"My name is Brett Gables, he said into the camera, and then turned it to a football game on a television screen. "For most of my life, this was what I wanted to do. Play football. Win the Superbowl." The camera spun and focused back on Brett. "I was a top prospect. When I was in my third year of college, I was caught under a tackle. I broke my left knee. My career ended.

"Until that moment, I'd never dreamed of a career outside of football. I decided that if I couldn't play, I'd broadcast for ESPN. They rejected my application today. Said I didn't have enough experience. Seems easy enough, don't you think? Welcome to my experience," he finished rather sourly.

The film cut to an image of a scene of destruction. A voice over – Brett's voice – said, "This was my very first human interest story. A tornado ripped through a small town and destroyed everything. Even today I look at these pictures and marvel at the force of nature."

The next shot followed a young girl, surely no older than eighteen, sifting through piles of rubble. Tear tracks streaked across her copper-toned cheeks.

"Everything," she whispered. "Everything is gone. Destroyed. I've nothing left."

"Shannon lost her entire family in that twister. The look on her face when I met her broke me. That changed me. It made me realize that hey, a lot of people have it worse than you do just because you didn't get a sportscaster job. This girl is sixteen, and went from a family of five to being a lone orphan in a matter of minutes. And I was upset because I had to go check out this tornado instead of the football game?"

The film cut again, this time to a shot of a decorated war veteran, standing in front of a grave decorated with a small American flag. The name on the marker was Paul Bradley.

"Colonel Philip Bradley. World War Two, Korea, Vietnam."

"All of us fought in the wars," the man, this colonel, was saying to the camera in the next shot, "My father, a widower, had already been killed in action by the time I enlisted, and my brothers, Paul, William John, Donald, and I all fought as well. I was the second-youngest. I was sixteen in 1943. I lied about my age, and I was on a ship to Europe three months later. I stayed there until the end of the war. John tried to join me, but he was thirteen and couldn't pass." He laughed.

The film cut to Philip Bradley walking down a pathway that led to a beach, silently pointing to things and explaining them underneath the voice over. "Robert Bradley was killed September 3rd, 1940 in the Battle of Britain. Paul died fighting alongside his brothers here at Omaha Beach in the D-Day landings. Philip was shot in the shoulder, and barely survived to receive the Purple Heart. He was seventeen when he was wounded. William and Donald were both killed in Korea. John fell in Vietnam. He's the only one left. Just thinking about how they all fought so that we can have peace – it's unbelievable, I marvel at the sacrifices they were willing to make. We're lucky that people like Philip exist. We really are."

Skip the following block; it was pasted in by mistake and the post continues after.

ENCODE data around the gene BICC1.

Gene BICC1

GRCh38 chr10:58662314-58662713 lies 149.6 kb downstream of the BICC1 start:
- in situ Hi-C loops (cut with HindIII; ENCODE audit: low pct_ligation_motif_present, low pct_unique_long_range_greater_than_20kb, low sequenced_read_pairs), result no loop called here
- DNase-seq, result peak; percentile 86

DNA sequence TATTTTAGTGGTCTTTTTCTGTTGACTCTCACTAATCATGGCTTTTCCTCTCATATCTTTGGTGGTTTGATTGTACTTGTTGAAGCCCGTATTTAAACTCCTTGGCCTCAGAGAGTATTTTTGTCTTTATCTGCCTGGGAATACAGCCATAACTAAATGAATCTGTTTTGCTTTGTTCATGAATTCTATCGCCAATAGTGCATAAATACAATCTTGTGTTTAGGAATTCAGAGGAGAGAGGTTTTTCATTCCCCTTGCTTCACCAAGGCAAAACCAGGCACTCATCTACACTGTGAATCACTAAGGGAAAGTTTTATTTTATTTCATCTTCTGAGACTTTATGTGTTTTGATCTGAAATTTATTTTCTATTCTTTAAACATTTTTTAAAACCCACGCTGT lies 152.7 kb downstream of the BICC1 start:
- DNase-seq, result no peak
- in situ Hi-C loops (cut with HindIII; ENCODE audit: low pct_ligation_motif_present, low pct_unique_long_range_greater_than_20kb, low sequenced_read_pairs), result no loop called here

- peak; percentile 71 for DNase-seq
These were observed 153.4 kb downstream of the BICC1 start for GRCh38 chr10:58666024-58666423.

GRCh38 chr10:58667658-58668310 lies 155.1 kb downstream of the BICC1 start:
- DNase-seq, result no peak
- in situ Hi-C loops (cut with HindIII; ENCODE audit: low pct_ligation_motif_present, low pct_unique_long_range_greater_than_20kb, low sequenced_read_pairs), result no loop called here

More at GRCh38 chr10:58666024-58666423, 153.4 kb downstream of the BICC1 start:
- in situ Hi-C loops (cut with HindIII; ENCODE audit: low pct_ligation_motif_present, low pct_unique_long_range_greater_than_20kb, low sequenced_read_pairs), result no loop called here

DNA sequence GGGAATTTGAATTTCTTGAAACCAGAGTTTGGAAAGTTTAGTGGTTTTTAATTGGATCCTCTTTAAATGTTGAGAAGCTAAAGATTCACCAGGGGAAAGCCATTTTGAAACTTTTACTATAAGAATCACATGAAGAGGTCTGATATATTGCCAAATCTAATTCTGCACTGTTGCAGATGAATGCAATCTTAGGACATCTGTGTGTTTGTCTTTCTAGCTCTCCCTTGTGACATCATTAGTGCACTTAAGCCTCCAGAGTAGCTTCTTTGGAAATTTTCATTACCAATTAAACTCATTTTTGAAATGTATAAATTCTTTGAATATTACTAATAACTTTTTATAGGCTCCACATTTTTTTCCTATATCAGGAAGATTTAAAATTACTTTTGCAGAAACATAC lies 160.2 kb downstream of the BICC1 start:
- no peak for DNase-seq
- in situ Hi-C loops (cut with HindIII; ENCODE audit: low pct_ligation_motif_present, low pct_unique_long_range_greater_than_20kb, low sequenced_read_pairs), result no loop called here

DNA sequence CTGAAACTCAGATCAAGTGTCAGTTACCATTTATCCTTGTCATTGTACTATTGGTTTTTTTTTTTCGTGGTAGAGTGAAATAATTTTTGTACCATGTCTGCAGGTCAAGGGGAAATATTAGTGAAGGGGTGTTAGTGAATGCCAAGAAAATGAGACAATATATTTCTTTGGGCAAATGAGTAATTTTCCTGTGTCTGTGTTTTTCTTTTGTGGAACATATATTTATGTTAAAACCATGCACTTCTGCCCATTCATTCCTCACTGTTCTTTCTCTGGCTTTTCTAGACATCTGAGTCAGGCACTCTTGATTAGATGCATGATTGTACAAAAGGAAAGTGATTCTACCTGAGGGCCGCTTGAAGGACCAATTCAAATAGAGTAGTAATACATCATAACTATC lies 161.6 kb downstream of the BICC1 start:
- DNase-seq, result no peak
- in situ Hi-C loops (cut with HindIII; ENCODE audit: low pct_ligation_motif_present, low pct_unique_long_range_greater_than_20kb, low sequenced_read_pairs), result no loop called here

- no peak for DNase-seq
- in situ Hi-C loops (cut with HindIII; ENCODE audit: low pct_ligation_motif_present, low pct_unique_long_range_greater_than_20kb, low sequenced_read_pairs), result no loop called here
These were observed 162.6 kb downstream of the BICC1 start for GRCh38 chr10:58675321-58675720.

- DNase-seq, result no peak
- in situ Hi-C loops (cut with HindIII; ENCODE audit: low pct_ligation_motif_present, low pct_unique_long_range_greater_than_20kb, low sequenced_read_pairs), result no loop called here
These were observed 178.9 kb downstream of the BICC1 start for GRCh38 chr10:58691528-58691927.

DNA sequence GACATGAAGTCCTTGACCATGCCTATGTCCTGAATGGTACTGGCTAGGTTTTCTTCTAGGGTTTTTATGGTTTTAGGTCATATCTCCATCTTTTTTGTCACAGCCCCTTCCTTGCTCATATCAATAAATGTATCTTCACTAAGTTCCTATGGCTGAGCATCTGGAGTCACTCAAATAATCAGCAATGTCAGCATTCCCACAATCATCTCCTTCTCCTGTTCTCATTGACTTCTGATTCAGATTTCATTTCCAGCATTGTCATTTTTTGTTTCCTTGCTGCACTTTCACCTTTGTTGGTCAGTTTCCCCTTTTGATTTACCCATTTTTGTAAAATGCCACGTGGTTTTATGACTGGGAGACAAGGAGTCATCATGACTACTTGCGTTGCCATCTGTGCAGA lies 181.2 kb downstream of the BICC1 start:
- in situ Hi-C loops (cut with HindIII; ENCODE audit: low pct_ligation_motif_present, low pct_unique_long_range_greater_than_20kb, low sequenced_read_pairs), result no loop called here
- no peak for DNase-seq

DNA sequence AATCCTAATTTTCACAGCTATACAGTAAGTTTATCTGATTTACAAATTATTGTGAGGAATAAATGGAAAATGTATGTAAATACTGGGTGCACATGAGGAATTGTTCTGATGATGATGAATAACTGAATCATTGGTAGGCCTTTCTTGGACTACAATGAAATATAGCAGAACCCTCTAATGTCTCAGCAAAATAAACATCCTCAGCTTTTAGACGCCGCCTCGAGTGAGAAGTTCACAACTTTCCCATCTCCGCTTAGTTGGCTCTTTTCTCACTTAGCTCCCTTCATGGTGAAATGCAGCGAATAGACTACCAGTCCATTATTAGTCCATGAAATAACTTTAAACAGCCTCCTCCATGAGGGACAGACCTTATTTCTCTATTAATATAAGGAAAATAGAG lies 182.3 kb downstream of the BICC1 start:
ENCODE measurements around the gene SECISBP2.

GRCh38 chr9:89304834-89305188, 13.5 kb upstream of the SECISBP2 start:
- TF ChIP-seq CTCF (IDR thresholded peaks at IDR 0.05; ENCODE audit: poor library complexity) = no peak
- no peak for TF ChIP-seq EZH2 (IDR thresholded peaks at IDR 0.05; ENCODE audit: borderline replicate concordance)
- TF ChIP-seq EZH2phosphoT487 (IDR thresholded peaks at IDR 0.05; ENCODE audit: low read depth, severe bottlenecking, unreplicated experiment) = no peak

The film went on like that. Each clip was as moving as the last. Brett had somehow managed to capture the extreme sadnesses and happinesses of the world and portrayed them here with surreal beauty and grace.

Finally, the film cut to Brett, sitting in the same chair that he started this off with. "I've spent this showing you a lot of peoples' stories. These people I've had the privilege of meeting in the last few years are some truly amazing people. They're brave. They carry on. As I got to know each one of them, I learned those things from them, and so I show you my story through theirs. Many years ago, I was a cocky bastard who thought I could have anything I wanted, until I couldn't. They taught me the meaning of deserving. Of love, of kindness and of a great many other things that would take me hours to tell you about. I want to continue telling their stories, because if there's anybody who deserves to have their story heard, it is them, and I won't hesitate to tell anyone that. That's why I'm here. They are my life."

The screen cut to black, and that was it.

Conrad was silent in his office, and he sat there for quite a while. And then he hit 'Play' again, and watched again as the heartbreaking stories were fed to him for a second time.

When the screen cut to black again, Conrad reached slowly, like he was in a trance, for the phone's receiver, and dialed the number from the application.

"Brilliant," was all he had to say when Brett picked up the phone. "Absolutely brilliant, Mr. Gables."

"I'm sorry, who is this?"

Conrad backtracked, having been so caught up that he had forgotten to announce himself. "Well, I'm hoping I might be your new boss, Mr. Gables. This is Conrad. I've just reviewed the last of your material, and… honestly, I was blown away. Anyways, I'd like to offer you a position, if you're interested."

The main character of this story is based on a real person with the same name. He was my friend, and I'm sad to say, he was exactly like this. So when the time came to write a story about breaking a stereotype for my writing class, I thought up this idea of Brett having a change of heart from his usual, egotistic self. (For those out there wondering, he hasn't. Maybe that's part of the reason we don't talk anymore. But I can hope he'll come around.)

I hope it was a good read,

Jamie :)